April 09, 2020 | by
By Sadie Stone, Pastor Bethany UMC
On March 16, 2020 the Mayor of San Francisco, announced that we were to shelter in place and only essential personal should continue to go to work. The order went on to note that the homeless population was exempt from this order to shelter in place, but they should seek shelter if they could. In that statement, there was no plan to assist the move vulnerable in our city, the homeless, those living in congregate shelters, and those living in SROs. In other words, the most vulnerable were left at the mercy of the virus with no help to be found.
At one point the San Francisco United Methodist Churches were asked to open our doors to create more shelter space, and while we are more than willing to open our doors to the most vulnerable in other circumstances, more congregate shelter space without proper social distancing and showers seemed like it would only create hotbeds of disease and spread. This was not the way to show love to our neighbors. While we were having these conversations the San Francisco supervisors were passing resolutions urging Mayor London Breed to make hotel rooms available for the vulnerable populations, along with pressure from various religious and community organizations; and more days and time passed, and residents in shelters began testing positive for Covid-19.
This is when District Superintendent Staci Current called the clergy of the 9 San Francisco UMC churches and our deacon for community engagement and advocacy together and proposed that we take radical action, in the way of a $100,000 gift from SUMM, to immediately move residents from a shelter into a hotel, and within a few days that is exactly what happened. This past weekend every resident of Hospitality House shelter were moved into hotel rooms, assuring them safety, comfort, and dignity.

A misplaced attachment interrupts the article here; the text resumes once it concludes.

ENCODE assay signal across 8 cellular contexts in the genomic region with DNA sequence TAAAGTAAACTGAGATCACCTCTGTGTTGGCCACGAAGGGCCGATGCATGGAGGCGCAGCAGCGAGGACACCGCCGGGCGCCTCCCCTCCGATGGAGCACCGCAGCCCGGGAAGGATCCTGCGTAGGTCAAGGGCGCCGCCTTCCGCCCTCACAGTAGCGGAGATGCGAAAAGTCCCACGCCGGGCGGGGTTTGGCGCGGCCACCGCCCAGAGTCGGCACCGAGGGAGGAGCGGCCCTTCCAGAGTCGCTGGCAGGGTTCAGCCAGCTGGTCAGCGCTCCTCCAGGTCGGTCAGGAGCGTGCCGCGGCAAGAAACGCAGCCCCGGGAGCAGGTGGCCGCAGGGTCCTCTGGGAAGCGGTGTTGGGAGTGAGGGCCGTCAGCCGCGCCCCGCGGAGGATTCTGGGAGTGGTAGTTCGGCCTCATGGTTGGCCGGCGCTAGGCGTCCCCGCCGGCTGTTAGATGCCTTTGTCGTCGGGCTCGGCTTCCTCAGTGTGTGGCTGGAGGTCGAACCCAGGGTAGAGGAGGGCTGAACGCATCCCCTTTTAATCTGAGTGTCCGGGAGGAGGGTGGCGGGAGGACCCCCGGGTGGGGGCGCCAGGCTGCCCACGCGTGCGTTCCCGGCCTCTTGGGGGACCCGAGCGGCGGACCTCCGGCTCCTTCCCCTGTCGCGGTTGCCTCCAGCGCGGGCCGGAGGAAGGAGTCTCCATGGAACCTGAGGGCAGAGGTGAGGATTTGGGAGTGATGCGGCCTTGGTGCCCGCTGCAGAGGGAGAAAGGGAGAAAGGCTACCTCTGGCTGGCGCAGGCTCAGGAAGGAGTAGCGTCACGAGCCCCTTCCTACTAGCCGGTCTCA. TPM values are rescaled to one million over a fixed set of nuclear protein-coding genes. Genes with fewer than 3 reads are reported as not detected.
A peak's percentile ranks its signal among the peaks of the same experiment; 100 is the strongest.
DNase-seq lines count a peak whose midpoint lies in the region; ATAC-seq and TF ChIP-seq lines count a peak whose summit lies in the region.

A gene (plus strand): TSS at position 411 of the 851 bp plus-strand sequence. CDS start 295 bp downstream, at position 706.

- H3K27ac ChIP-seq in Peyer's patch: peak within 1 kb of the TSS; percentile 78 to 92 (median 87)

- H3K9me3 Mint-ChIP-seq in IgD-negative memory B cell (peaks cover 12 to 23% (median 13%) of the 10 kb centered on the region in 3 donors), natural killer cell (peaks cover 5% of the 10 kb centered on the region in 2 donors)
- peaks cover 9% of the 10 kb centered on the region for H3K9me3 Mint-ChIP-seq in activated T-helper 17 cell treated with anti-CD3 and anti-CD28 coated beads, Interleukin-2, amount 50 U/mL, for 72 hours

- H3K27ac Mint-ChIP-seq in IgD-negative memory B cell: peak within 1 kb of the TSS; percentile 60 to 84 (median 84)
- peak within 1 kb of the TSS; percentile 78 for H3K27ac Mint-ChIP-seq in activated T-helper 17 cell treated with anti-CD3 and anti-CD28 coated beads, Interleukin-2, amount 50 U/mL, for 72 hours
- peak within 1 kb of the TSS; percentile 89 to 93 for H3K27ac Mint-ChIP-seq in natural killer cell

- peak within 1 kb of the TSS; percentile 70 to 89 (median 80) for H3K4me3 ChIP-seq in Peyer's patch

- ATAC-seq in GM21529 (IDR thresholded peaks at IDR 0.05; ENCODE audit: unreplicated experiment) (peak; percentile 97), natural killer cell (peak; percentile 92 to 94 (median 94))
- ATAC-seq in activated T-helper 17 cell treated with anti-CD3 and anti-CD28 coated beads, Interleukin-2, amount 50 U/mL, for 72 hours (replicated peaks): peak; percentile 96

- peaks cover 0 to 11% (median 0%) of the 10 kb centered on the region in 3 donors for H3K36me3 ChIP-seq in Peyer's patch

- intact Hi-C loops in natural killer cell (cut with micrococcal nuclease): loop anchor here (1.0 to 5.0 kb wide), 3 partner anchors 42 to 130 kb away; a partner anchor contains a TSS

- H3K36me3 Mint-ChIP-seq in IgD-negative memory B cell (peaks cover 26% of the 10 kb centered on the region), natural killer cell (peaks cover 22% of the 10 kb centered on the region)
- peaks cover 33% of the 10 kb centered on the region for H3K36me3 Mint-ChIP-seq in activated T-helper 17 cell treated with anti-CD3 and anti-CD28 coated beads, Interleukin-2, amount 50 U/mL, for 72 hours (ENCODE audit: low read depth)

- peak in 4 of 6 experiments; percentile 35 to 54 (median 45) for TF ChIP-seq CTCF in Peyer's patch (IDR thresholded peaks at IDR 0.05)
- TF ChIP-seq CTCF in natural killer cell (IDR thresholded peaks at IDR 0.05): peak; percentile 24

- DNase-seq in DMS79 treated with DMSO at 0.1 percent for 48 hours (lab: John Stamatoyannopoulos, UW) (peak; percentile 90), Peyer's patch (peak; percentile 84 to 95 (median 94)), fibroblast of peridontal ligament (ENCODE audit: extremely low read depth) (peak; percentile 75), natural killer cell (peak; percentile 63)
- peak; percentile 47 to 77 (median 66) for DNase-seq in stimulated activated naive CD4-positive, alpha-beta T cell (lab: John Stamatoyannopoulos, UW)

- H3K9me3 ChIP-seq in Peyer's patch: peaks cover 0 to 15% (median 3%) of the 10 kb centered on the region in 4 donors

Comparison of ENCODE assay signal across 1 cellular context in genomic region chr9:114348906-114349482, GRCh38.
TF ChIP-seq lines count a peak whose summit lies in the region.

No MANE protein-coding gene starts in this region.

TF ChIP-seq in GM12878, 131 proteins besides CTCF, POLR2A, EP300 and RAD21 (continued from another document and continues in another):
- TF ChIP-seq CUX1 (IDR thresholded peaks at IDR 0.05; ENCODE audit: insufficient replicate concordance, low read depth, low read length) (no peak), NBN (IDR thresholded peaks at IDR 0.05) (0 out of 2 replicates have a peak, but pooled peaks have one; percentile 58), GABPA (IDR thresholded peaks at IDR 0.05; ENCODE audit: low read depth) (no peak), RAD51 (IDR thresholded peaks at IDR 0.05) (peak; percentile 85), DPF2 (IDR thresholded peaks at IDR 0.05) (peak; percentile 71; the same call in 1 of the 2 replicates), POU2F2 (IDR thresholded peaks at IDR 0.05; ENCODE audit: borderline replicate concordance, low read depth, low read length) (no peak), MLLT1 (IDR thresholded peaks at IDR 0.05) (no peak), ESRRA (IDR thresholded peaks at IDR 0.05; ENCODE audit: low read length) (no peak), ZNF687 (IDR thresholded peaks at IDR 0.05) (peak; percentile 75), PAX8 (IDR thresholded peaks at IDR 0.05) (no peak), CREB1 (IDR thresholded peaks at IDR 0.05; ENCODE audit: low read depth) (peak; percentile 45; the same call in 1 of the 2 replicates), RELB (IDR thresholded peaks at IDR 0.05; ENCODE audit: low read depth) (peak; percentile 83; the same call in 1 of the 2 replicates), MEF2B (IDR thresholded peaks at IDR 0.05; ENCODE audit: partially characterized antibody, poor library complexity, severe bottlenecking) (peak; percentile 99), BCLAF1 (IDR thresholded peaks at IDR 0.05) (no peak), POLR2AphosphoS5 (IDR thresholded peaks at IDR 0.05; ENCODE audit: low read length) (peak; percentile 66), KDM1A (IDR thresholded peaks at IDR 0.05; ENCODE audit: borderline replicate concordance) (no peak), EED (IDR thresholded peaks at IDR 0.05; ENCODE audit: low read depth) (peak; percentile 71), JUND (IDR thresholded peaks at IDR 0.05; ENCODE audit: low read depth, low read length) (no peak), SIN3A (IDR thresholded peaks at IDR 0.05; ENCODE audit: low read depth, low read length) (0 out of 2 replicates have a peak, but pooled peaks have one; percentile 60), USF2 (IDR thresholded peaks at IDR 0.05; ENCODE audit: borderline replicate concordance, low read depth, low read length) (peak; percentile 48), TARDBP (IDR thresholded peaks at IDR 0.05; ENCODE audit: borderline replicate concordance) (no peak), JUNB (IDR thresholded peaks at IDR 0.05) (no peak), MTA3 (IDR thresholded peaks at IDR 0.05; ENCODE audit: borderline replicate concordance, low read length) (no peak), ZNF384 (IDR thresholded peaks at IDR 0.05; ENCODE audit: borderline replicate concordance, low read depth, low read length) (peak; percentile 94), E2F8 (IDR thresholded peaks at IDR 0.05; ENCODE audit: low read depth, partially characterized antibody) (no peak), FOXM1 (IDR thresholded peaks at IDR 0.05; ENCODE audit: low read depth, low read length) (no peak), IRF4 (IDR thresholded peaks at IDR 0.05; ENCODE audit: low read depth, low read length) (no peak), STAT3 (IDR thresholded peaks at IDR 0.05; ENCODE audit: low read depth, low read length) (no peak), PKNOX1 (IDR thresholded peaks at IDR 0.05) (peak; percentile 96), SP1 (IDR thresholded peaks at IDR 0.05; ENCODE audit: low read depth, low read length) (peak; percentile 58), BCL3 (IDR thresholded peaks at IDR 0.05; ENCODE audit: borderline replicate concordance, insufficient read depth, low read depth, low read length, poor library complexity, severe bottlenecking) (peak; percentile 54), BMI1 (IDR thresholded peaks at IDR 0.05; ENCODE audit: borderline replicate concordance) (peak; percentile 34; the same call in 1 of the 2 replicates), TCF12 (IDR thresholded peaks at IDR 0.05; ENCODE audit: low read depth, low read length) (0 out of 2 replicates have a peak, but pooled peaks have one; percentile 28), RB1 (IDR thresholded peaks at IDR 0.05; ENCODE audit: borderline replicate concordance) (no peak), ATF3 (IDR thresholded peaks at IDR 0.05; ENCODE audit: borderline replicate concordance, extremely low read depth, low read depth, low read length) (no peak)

Hospitality House Executive Director Joseph T. Wilson stated, "All of us at Hospitality House are grateful beyond words for the incredible generosity of the United Methodist Church. Ensuring that the most vulnerable are valued, reflects the time-honored tradition of doing 'all the good that you can, in all the ways you can, for all the people you can.' Our community is the better for it."
Our work doesn’t stop here as there are still thousands of vulnerable San Franciscans who need shelter, and so we have put out the call to corporations and other communities of faith to match our gift, and more than that we have put out the call to Mayor London Breed to move every unhoused person and every person in shelters into the empty hotel rooms. As a society and as people of faith we know that we are only as strong as the most vulnerable among us, and our duty as Christians is to lift a prophetic voice to those who are marginalized and overlooked.
In this Holy Week as we remember the words, the work, and the lessons of Jesus Christ,
“1My God, my God, why have you forsaken me? Why are you so far from helping me, from the words of my groaning? 2 O my God, I cry by day, but you do not answer; and by night, but find no rest.” (Psalm 22)
We must head the call of those who are on the streets, and pray for the leaders who have the power to provide respite, protection and comfort. The gift of $100,000 is just the start, but more work remains to be done and we are committed to seeing that all the vulnerable in San Francisco are afforded a chance at safety, protection and dignity.
Read Faith in Action Bay Area press release
For Immediate Release
Contact: Matt Alexander, (415) 902-5447, firstname.lastname@example.org
While Mayor London Breed Hesitates, San Francisco Congregations Raise Funds To House Homeless in Vacant Hotel Rooms
United Methodist Church Leads the Way with $100,000 Donation